While there is little evidence that PCI reduces the risk of morbidity and mortality in the majority of patients with stable CAD (with the issue of high-risk ischemia still outstanding), PCI can greatly improve the symptoms, functional limitations, and quality of life decrement associated with ischemia. Chronic angina affects roughly half of the 15.4 million U.S. adults with ischemic heart disease, substantially worsens patients’ quality of life, and increases the costs of healthcare.30-33 As such, treatments that improve angina can have a marked impact on a patient’s well-being. In COURAGE, PCI was associated with 10- to 20-point improvements in SAQ AF, quality of life, and physical limitations scores at 1 year—improvements that were most prominent among patients with more severe baseline angina.34 However, medical therapy also can be associated with large improvements in symptoms, such that the difference between medical therapy and PCI in COURAGE at 1 year was only 3 to 4 points, and there was only a modest difference between the proportion of patients who were angina-free (medical vs PCI: 50% vs 57%, P = .005). Interestingly, this is in contrast to the older CABG studies, where there was a marked difference in angina-free rates between treatments at 1 year (medical vs CABG: 30% vs 66%, P < .001).35 This likely reflects both improvements in medical therapy over time and, to a lesser extent, better angina relief with CABG versus PCI.36 Medical therapy in antianginal trials is also associated with marked improvements in angina and quality of life. In the Efficacy of Ranolazine in Chronic Angina (ERICA) Trial, patients with stable angina who were randomized to ranolazine for 6 weeks had an average improvement of 22.5 points on the SAQ AF domain,37 similar to what was observed with PCI in COURAGE. Importantly, patients randomized to placebo had an average improvement of 18.5 points on the SAQ AF domain. While patients randomized to ranolazine had a significant improvement above and beyond placebo of ~ 4 points, these antianginal medication trials highlight the importance of the placebo effect.

It is well established that antianginal medications must prove effectiveness beyond placebo, which has repeatedly had a strong impact on angina.37-39 Although patients undergoing PCI most often have a marked improvement in angina, it is not yet known how much of that improvement is due to PCI versus the placebo effect. Obviously, conducting a blinded and controlled trial of an invasive procedure is more challenging, but these types of sham studies can be particularly enlightening. A classic example in cardiology is percutaneous transmyocardial revascularization, which had been shown to be a markedly effective treatment for refractory angina in patients without good revascularization options, with substantial improvement in Canadian Cardiovascular Society class and exercise capacity (but interestingly, no change in ischemia on perfusion imaging).40 However, in a randomized patient- and evaluator-blinded placebo-controlled trial, there were no differences in improvements in exercise duration or angina burden between patients who were treated with percutaneous myocardial laser revascularization and those treated with a similar sham procedure.41 All three groups had similar improvements in angina (~ 20-point improvements in SAQ AF domain scores) that persisted for up to 12 months after the procedure.41 Recently, the Objective Randomised Blinded Investigation With Optimal Medical Therapy of Angioplasty in Stable Angina (ORBITA) trial compared PCI with a sham procedure for the treatment of stable angina, specifically looking at improvements in angina to try and identify how much of the effect is due to placebo. They found no additional benefit of PCI on top of medical therapy for exercise duration or angina relief. While there are many valid criticisms of this trial, including small sample size and short duration of follow-up, this trial has questioned the role of PCI for symptom benefit in stable angina and also highlighted the power of a placebo procedure.42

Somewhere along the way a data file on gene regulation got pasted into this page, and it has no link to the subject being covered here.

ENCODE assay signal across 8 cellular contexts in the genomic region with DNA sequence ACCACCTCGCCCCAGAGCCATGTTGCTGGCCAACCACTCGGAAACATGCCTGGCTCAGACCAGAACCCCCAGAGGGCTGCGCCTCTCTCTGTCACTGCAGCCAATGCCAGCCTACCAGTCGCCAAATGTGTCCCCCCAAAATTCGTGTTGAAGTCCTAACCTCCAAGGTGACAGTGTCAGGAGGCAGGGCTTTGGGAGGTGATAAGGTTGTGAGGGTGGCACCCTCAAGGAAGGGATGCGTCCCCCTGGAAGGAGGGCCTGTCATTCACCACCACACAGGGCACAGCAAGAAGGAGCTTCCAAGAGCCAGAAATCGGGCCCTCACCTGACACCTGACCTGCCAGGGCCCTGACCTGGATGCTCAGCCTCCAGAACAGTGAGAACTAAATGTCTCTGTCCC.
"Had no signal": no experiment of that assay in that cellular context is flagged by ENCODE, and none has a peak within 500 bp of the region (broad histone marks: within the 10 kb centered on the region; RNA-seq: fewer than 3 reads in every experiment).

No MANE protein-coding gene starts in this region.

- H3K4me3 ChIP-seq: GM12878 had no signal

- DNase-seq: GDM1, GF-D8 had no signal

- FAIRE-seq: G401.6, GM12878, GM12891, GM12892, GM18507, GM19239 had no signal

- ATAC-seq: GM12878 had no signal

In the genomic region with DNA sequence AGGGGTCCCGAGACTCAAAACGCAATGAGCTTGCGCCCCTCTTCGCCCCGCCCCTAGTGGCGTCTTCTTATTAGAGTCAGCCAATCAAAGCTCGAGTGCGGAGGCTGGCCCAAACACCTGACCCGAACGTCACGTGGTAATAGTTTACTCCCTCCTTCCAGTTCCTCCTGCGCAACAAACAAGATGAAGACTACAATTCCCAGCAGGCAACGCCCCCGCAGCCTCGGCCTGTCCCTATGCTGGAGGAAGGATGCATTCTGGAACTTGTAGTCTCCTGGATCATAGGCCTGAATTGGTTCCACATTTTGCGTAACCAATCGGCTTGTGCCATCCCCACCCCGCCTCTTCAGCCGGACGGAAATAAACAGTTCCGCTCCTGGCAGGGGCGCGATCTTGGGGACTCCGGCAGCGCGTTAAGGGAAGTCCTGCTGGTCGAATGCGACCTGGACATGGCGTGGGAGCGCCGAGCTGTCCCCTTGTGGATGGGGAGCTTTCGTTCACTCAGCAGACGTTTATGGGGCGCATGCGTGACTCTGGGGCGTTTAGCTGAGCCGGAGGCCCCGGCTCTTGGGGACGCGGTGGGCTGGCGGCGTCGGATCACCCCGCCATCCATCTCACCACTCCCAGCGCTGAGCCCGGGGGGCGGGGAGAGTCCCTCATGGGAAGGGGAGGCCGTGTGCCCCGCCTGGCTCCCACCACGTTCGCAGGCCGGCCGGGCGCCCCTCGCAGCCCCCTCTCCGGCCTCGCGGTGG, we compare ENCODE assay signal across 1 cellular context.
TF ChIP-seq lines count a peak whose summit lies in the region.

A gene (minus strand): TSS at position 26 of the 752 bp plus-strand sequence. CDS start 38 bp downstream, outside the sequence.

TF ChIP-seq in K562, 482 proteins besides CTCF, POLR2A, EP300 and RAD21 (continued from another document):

The current indications for coronary stenting—whether for survival benefit or symptom improvement—depend on the clinical situation. For patients who present with a STEMI, primary PCI clearly has a survival benefit, but coronary stenting beyond angioplasty and thrombectomy is primarily done to improve symptoms after discharge. For NSTEMI patients, coronary stenting has a more modest benefit on both survival and symptoms—effects that are most notable in high-risk patients. For patients with stable CAD, there is little evidence of any survival benefit for coronary stenting outside of a few narrow indications, and data are lacking for a strong benefit in the age of modern medical treatment. Whether or not coronary stenting in the setting of high-risk ischemia has an impact on morbidity and mortality is still unknown. The ISCHEMIA trial has been designed to answer this question, but if the outcome is negative, criticism of the trial will likely prevent full acceptance of the results, similar to what was seen with COURAGE. Although observational studies in this area are inherently biased, it is likely that these data will continue to fuel our practice patterns. Finally, while it is generally accepted that PCI relieves angina and improves quality of life in stable CAD, a question remains as to how much of this relief is due to a placebo effect (given similar magnitudes of benefit in medication trials), and an ongoing trial will provide insight in this area. Atherosclerotic vascular disease is a systemic process, which makes medical therapy a key piece of any treatment plan for CAD. How revascularization, and specifically coronary stenting, fits into this plan is continuing to evolve as we learn more about the benefits and limitations of this technology.


  • Coronary stenting in the setting of myocardial infarction has a positive impact on both survival and quality of life, with more modest effects in patients with NSTEMI.
  • Coronary stenting for stable coronary disease has not been shown to reduce the morbidity and mortality associated with coronary disease outside of a few narrow indications (with the question of high-risk ischemia still outstanding).
  • Coronary stenting for stable coronary disease markedly improves symptoms of ischemic heart disease; however, the impact of PCI on angina relief above and beyond medical therapy is rather modest in the long term and may also be subject to the placebo effect.
  • Strategy trials testing PCI for stable CAD have limitations (selective enrollment of lower-risk patients, less-than-ideal revascularization) that raise questions about the generalizability of the results, but they provide the best evidence for how to optimally manage these patients, as observational data are inherently biased, and statistical methods to try and address these biases will be insufficient.
Conflict of Interest Disclosure

The author has completed and submitted the Methodist DeBakey Cardiovascular Journal Conflict of Interest Statement and none were reported.